It is true that when it comes to climate change, the political left is more closely grounded in science than the right (even if both sides often tend to deny inconvenient truths more generally). But the left also has proven to be blinkered when it comes to appropriate responses, a tendency that has seeped into the latest IPCC report. While it’s not surprising that the report advocates support for renewable energy, its authors fail to acknowledge the warming effect that scaled up renewable-energy generation would have on land use due to their low energy density (think of the enormous footprint of solar farms). Likewise, the pro-environmental left’s distaste for nuclear power persists, despite its status as a geographically dense, safe, virtually carbon-free energy source.

The whole issue has become a sort of microcosm of the blind spots and dogmas embraced by both sides. As Jonathan Haidt argues, conservatives tend to be skeptical of top-down governance, preferring to focus on smaller nested structures that are less ambitious in scope, and hence easier to manage. This general principle takes form in conservative philosopher Roger Scruton’s approach to environmentalism, which argues that activism on issues such as climate change should be undertaken by communities at the local level, rather than by national (or international) bureaucrats and politicians—because the local level is where “people protect things which they know and love, things which are necessary for their life, and which will elicit in them the kind of disposition to make sacrifices, which, after all, is what it’s all about.”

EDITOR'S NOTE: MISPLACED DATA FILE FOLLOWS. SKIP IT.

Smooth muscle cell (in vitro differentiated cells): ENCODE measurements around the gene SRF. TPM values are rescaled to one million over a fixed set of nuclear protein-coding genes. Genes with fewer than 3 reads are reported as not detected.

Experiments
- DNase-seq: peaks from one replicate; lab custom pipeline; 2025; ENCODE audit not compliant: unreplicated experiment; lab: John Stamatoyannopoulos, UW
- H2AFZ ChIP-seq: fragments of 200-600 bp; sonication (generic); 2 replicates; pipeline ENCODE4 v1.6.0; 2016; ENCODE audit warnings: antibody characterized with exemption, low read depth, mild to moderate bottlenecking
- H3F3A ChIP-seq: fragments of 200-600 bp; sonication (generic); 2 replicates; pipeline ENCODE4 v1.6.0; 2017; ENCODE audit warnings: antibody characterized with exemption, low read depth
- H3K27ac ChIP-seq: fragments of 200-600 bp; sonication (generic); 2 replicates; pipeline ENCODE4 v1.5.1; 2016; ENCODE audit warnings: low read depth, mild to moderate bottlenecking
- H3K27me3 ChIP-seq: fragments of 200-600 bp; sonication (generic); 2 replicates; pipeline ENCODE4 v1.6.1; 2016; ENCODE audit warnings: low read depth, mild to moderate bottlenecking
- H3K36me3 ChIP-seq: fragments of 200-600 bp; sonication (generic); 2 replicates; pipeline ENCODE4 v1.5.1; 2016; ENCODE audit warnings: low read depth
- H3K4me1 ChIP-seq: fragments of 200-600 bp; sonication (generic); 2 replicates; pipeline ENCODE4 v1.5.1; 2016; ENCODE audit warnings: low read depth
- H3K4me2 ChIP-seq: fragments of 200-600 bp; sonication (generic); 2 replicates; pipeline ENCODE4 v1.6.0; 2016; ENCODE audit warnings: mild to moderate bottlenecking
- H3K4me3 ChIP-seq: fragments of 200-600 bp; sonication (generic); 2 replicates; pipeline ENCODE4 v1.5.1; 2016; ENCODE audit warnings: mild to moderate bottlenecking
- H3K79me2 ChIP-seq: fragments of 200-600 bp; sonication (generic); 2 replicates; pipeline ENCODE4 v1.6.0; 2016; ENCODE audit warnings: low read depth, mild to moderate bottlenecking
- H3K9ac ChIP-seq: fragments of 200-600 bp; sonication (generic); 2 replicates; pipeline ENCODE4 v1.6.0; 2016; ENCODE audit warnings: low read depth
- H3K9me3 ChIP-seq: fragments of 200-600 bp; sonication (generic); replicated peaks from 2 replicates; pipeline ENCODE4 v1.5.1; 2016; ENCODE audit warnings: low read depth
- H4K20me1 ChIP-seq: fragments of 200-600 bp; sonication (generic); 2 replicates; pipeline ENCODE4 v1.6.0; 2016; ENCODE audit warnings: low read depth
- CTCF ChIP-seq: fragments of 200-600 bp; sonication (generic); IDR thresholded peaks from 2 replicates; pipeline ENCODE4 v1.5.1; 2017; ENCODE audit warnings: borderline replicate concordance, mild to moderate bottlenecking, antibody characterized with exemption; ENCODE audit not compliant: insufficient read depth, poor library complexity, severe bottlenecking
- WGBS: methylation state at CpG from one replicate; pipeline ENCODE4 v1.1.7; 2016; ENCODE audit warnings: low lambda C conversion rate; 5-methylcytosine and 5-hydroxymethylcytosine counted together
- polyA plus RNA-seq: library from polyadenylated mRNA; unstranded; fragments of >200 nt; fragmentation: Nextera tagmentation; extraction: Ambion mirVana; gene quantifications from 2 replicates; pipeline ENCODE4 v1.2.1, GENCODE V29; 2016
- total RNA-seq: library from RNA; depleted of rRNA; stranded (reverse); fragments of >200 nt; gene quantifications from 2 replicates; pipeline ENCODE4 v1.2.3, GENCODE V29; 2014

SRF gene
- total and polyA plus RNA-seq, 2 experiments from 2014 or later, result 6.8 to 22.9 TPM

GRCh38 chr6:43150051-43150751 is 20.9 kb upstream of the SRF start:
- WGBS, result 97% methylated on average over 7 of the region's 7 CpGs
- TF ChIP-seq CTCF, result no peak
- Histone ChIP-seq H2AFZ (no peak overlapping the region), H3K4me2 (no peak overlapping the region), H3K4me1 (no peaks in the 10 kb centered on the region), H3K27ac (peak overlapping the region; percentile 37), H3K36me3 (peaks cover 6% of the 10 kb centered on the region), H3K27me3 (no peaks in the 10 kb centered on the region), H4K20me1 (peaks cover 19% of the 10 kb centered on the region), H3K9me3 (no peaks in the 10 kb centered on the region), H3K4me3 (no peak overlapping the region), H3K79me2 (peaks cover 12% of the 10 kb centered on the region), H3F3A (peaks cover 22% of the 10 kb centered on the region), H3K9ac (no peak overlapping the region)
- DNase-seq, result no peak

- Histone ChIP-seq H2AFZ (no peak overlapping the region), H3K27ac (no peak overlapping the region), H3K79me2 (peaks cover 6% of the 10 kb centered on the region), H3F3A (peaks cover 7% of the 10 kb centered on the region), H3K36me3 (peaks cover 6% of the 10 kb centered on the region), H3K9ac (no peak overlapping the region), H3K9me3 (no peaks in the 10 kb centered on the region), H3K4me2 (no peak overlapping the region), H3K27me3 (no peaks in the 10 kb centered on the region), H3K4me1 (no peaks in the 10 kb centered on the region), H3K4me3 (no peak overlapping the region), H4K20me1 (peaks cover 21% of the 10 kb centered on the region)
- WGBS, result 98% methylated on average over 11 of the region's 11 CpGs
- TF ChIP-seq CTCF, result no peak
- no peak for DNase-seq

While Scruton’s environmentalism gives us a reason to protect our local environments, the reality is that the effects of many environmentally damaging practices are not just experienced locally. A community may be motivated to protect a nearby forest from logging because it forms part of their love of home, but greenhouse gas emissions are displaced and dispersed into the shared atmosphere, contributing to global atmospheric degradation. Because of this, any approach that dismisses broader policy initiatives is unlikely to succeed in bringing down global carbon emissions. But at the very least, Scruton’s analysis awakens us to the reality that such policies will gain popular support only if they are justified and implemented in a manner that takes into consideration the views and sentiments of conservatives and liberals alike. Wind and solar farms will face less opposition if local communities get a greater say in where they are located. And while carbon taxes are effective in reducing emissions in some jurisdictions, conservatives will usually oppose them unless they are structured in a revenue-neutral manner, by legislating them alongside equivalent reductions in income tax, for instance.